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Metabolism. 2017 Apr;69:76-86. doi: 10.1016/j.metabol.2017.01.007. Epub 2017 Jan 13.

Gut microbiota interactions with the immunomodulatory role of vitamin D in normal individuals.

Author information

1
Department of Nutrition, School of Public Health, University of São Paulo, SP, Brazil.
2
Oswaldo Cruz Foundation, René Rachou Research Center, Belo Horizonte, MG, Brazil.
3
Department of Epidemiology, School of Public Health, University of São Paulo, SP, Brazil.
4
Department of Epidemiology, School of Public Health, University of São Paulo, SP, Brazil. Electronic address: sandrafv@usp.br.

Abstract

BACKGROUND:

Due to immunomodulatory properties, vitamin D status has been implicated in several diseases beyond the skeletal disorders. There is evidence that its deficiency deteriorates the gut barrier favoring translocation of endotoxins into the circulation and systemic inflammation. Few studies investigated whether the relationship between vitamin D status and metabolic disorders would be mediated by the gut microbiota composition.

OBJECTIVE:

We examined the association between vitamin D intake and circulating levels of 25(OH)D with gut microbiota composition, inflammatory markers and biochemical profile in healthy individuals.

METHODS:

In this cross-sectional analysis, 150 young healthy adults were stratified into tertiles of intake and concentrations of vitamin D and their clinical and inflammatory profiles were compared. The DESeq2 was used for comparisons of microbiota composition and the log2 fold changes (log2FC) represented the comparison against the reference level. The association between 25(OH)D and fecal microbiota (16S rRNA sequencing, V4 region) was tested by multiple linear regression.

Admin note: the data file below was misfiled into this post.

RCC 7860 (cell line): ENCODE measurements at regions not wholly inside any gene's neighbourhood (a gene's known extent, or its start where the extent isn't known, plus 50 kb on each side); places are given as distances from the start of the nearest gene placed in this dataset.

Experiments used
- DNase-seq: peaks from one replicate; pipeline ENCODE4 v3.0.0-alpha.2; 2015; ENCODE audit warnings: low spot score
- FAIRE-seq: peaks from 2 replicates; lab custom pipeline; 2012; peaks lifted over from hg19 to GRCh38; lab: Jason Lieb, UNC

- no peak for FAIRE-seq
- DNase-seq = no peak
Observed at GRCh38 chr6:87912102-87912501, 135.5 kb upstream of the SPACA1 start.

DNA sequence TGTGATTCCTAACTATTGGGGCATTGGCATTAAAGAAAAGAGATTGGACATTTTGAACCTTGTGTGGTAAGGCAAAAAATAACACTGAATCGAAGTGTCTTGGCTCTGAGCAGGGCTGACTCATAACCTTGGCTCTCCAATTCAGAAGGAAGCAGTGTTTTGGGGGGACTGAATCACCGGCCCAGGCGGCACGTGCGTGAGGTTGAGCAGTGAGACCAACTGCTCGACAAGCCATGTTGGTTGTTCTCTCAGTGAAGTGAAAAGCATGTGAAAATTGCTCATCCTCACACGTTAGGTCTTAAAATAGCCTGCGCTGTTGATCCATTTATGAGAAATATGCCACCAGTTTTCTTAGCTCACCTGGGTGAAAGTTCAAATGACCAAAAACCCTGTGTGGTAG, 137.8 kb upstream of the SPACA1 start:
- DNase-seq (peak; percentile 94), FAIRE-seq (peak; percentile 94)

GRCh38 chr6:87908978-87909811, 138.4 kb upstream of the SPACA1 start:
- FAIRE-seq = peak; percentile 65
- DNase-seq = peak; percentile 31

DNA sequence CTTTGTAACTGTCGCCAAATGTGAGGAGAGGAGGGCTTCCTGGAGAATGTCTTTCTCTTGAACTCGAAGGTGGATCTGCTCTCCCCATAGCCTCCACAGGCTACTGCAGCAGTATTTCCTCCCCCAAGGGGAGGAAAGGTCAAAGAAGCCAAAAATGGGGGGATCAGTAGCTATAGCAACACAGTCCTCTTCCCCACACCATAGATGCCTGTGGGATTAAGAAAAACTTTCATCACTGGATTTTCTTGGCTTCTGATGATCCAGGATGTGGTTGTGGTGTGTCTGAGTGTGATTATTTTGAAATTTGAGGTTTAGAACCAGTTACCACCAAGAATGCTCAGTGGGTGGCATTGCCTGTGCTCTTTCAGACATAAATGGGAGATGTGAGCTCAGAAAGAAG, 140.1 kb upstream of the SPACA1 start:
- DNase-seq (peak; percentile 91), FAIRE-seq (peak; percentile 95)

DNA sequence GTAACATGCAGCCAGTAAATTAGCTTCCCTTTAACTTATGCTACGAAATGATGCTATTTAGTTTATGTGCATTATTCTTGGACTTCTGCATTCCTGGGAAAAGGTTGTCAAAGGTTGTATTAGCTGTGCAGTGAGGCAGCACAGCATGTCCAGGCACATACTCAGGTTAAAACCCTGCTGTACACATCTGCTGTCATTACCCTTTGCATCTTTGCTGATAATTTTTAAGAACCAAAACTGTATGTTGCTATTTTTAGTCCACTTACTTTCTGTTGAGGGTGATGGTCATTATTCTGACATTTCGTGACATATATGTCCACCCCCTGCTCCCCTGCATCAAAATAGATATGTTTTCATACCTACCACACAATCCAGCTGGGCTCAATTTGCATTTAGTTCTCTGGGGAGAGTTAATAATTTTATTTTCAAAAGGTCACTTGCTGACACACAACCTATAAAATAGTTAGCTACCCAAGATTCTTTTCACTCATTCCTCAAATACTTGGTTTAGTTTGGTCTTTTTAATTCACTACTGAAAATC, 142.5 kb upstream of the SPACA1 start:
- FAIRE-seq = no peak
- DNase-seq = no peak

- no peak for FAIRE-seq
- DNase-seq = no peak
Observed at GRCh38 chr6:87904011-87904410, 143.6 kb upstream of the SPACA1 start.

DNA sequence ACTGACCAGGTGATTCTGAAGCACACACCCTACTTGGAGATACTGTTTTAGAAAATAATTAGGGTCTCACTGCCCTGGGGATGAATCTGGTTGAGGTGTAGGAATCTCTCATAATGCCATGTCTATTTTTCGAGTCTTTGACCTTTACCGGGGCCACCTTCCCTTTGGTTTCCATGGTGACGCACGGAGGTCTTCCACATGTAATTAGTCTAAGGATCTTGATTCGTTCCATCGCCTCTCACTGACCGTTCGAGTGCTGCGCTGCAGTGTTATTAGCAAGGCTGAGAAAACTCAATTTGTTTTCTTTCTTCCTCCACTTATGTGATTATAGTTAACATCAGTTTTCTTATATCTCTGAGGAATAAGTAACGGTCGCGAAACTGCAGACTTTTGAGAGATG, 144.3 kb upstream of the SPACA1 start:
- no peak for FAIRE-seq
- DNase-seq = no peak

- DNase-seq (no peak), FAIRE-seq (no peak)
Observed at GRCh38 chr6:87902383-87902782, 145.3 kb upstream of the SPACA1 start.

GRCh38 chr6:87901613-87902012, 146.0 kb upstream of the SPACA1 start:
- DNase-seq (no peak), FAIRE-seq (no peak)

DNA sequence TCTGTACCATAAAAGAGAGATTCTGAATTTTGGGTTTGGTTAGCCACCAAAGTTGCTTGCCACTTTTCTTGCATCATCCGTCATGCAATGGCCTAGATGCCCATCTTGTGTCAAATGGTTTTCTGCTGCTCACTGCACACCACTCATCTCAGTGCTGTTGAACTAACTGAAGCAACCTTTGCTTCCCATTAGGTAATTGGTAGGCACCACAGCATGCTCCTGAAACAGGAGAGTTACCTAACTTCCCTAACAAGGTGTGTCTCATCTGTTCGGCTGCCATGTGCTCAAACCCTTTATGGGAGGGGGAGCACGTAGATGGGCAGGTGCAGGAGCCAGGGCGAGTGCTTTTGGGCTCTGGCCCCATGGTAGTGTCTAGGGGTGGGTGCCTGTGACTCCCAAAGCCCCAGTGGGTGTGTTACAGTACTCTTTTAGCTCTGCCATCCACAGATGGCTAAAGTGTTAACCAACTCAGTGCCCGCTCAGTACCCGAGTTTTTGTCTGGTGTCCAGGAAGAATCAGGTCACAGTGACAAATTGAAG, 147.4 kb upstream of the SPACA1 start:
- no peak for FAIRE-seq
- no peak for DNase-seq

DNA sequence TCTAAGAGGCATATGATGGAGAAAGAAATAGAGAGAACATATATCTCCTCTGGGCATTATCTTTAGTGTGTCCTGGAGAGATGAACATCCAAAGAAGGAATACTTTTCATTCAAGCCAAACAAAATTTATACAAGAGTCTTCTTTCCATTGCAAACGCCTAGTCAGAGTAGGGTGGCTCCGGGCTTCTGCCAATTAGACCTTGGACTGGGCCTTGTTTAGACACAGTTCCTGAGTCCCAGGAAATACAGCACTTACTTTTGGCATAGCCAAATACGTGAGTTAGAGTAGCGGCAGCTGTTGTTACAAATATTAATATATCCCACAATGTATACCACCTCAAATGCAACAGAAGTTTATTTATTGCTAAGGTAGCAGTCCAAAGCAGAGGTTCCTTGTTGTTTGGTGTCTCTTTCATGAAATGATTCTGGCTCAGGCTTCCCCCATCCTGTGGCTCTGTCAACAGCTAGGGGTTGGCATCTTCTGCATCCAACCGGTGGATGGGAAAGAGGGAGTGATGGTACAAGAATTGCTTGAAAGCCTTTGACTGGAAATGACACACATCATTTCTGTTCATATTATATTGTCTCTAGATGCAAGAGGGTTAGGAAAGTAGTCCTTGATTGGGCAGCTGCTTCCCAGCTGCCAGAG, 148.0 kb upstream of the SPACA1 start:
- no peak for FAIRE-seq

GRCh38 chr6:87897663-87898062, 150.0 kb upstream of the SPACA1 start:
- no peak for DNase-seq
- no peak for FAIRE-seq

RESULTS:

Vitamin D intake was associated with its concentration (r=0.220, p=0.008). There were no significant differences in clinical and inflammatory variables across tertiles of intake. However, lipopolysaccharides increased with the reduction of 25(OH)D (p-trend <0.05). Prevotella was more abundant (log2FC 1.67, p<0.01), while Haemophilus and Veillonella were less abundant (log2FC -2.92 and -1.46, p<0.01, respectively) in the subset with the highest vitamin D intake (reference) than that observed in the other subset (first plus second tertiles). PCR (r=-0.170, p=0.039), E-selectin (r=-0.220, p=0.007) and abundances of Coprococcus (r=-0.215, p=0.008) and Bifdobacterium (r=-0.269, p=0.001) were inversely correlated with 25(OH)D. After adjusting for age, sex, season and BMI, 25(OH)D maintained inversely associated with Coprococcus (β=-9.414, p=0.045) and Bifdobacterium (β=-1.881, p=0.051), but significance disappeared following the addition of inflammatory markers in the regression models.

CONCLUSION:

The role of vitamin D in the maintenance of immune homeostasis seems to occur in part by interacting with the gut microbiota. The attenuation of association of bacterial genera by inflammatory markers suggests that inflammation participate in part in the relationship between the gut microbiota and vitamin D concentration. Studies with appropriate design are necessary to address hypothesis raised in the current study.

KEYWORDS:

Gram-negative bacteria; Gut microbiota; Inflammation; Vitamin D

PMID:
28285654
DOI:
10.1016/j.metabol.2017.01.007
[Indexed for MEDLINE]

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